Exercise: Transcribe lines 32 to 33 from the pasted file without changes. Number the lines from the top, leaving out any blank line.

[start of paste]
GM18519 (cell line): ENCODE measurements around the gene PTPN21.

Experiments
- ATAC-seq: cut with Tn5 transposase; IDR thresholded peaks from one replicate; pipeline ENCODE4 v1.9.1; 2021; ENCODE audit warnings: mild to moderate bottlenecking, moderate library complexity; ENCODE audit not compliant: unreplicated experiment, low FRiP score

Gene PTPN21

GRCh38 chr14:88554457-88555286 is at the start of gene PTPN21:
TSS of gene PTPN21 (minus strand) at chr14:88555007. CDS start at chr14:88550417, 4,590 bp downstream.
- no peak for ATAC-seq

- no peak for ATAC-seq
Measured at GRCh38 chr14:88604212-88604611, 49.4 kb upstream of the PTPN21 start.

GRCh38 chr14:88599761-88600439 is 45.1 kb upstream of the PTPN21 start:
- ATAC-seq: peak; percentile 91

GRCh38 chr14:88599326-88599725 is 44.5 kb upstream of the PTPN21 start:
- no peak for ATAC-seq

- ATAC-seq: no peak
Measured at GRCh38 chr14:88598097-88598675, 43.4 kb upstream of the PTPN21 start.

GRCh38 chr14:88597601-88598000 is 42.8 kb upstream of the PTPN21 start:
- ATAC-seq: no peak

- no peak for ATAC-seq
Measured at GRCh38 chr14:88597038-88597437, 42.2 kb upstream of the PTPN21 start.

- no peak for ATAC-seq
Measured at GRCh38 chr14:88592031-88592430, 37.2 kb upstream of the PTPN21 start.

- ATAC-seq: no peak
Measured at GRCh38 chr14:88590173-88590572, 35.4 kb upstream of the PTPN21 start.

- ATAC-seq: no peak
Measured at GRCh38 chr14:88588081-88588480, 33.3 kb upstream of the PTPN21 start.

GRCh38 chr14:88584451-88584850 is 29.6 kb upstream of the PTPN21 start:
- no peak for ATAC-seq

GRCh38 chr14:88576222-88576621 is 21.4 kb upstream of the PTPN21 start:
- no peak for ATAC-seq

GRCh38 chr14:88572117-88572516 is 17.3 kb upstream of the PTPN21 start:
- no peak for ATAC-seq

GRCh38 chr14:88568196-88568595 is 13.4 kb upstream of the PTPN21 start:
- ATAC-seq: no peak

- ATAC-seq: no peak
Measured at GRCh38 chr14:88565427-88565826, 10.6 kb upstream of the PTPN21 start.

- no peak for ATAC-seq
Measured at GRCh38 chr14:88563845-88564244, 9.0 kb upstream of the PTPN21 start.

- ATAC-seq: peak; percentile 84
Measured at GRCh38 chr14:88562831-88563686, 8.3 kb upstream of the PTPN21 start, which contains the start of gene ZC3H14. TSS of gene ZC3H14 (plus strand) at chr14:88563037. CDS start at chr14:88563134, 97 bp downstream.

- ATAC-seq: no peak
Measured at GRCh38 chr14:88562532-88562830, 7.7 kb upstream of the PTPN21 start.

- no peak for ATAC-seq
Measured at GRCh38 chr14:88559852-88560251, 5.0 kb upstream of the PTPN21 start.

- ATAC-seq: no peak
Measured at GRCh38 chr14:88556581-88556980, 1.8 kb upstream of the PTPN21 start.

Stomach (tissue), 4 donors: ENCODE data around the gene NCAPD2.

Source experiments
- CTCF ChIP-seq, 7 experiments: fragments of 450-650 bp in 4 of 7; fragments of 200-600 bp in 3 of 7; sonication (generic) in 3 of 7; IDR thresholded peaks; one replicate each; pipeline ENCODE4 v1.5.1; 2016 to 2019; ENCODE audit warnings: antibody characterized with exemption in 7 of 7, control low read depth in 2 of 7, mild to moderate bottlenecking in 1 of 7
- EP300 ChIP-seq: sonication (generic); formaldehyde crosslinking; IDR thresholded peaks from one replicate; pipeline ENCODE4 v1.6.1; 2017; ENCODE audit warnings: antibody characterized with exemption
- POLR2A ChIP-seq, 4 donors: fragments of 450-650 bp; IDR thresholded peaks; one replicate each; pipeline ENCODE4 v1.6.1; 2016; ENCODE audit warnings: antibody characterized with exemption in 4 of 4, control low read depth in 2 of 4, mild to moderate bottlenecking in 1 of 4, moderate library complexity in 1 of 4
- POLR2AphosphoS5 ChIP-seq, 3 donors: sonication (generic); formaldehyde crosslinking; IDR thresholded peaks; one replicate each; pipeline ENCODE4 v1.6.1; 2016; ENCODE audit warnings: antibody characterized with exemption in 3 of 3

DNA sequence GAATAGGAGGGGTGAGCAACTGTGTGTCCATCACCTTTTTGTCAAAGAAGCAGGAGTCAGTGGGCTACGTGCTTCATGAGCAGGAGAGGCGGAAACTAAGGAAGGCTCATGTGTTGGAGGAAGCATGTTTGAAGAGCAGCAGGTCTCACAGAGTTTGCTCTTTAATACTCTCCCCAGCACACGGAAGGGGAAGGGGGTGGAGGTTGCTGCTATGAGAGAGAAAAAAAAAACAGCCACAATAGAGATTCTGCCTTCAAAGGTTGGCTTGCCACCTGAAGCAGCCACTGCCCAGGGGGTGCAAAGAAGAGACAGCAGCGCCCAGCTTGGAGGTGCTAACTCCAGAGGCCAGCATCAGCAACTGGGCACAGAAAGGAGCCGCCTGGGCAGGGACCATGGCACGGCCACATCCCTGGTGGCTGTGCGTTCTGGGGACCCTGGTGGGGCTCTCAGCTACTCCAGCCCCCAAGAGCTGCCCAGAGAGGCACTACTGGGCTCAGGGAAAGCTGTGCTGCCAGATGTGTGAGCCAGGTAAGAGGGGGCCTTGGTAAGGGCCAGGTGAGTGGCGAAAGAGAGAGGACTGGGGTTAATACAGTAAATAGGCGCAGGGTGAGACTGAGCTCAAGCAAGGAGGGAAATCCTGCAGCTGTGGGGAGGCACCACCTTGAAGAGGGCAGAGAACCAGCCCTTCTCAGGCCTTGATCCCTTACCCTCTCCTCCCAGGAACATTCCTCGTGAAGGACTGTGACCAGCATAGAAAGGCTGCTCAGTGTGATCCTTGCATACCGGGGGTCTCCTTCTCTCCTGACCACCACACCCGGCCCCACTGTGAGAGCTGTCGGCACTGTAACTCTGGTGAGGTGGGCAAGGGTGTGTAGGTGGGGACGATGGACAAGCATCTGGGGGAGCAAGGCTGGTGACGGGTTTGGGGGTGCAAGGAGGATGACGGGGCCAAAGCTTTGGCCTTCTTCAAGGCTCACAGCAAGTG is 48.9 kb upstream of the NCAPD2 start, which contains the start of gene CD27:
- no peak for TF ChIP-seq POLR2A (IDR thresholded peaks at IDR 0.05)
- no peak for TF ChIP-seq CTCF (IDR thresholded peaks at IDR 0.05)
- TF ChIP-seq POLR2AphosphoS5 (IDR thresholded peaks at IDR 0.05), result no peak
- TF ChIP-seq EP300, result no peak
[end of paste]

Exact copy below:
GRCh38 chr14:88568196-88568595 is 13.4 kb upstream of the PTPN21 start:
- ATAC-seq: no peak